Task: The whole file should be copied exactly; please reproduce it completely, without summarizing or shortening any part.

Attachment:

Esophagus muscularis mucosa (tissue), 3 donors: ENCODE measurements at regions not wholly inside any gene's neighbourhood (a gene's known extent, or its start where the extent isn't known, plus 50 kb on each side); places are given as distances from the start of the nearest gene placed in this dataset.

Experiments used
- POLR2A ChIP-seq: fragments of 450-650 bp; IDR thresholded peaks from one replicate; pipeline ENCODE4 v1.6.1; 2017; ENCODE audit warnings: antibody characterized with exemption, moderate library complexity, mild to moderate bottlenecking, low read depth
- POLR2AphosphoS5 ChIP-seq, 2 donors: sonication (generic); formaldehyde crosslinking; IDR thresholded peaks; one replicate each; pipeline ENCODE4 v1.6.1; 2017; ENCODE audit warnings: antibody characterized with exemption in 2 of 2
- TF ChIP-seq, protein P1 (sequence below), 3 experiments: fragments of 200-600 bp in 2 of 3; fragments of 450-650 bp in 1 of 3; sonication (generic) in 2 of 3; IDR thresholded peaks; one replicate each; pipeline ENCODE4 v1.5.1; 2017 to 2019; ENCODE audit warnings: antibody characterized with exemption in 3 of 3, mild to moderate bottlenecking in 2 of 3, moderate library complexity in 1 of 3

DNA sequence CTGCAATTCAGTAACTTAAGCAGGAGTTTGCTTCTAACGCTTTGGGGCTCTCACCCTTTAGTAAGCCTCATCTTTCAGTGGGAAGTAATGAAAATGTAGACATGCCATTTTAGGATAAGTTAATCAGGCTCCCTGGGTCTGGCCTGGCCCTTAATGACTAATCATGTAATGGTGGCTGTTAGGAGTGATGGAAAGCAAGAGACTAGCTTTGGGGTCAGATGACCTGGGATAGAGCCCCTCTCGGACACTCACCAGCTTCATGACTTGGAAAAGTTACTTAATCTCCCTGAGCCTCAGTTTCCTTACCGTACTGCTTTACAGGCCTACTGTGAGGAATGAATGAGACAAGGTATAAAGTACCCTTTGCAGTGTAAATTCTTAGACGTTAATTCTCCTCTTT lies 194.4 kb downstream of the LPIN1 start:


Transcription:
Esophagus muscularis mucosa (tissue), 3 donors: ENCODE measurements at regions not wholly inside any gene's neighbourhood (a gene's known extent, or its start where the extent isn't known, plus 50 kb on each side); places are given as distances from the start of the nearest gene placed in this dataset.

Experiments used
- POLR2A ChIP-seq: fragments of 450-650 bp; IDR thresholded peaks from one replicate; pipeline ENCODE4 v1.6.1; 2017; ENCODE audit warnings: antibody characterized with exemption, moderate library complexity, mild to moderate bottlenecking, low read depth
- POLR2AphosphoS5 ChIP-seq, 2 donors: sonication (generic); formaldehyde crosslinking; IDR thresholded peaks; one replicate each; pipeline ENCODE4 v1.6.1; 2017; ENCODE audit warnings: antibody characterized with exemption in 2 of 2
- TF ChIP-seq, protein P1 (sequence below), 3 experiments: fragments of 200-600 bp in 2 of 3; fragments of 450-650 bp in 1 of 3; sonication (generic) in 2 of 3; IDR thresholded peaks; one replicate each; pipeline ENCODE4 v1.5.1; 2017 to 2019; ENCODE audit warnings: antibody characterized with exemption in 3 of 3, mild to moderate bottlenecking in 2 of 3, moderate library complexity in 1 of 3

DNA sequence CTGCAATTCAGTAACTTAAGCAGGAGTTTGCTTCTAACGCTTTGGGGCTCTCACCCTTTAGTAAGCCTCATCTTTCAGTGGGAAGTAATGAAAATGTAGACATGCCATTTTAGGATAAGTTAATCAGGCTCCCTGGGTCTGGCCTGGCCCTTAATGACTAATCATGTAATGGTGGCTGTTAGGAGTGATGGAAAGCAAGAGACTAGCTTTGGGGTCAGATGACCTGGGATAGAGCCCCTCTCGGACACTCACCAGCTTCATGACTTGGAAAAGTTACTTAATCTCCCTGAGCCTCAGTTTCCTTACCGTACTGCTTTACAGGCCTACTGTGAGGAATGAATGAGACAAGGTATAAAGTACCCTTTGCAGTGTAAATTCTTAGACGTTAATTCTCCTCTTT lies 194.4 kb downstream of the LPIN1 start: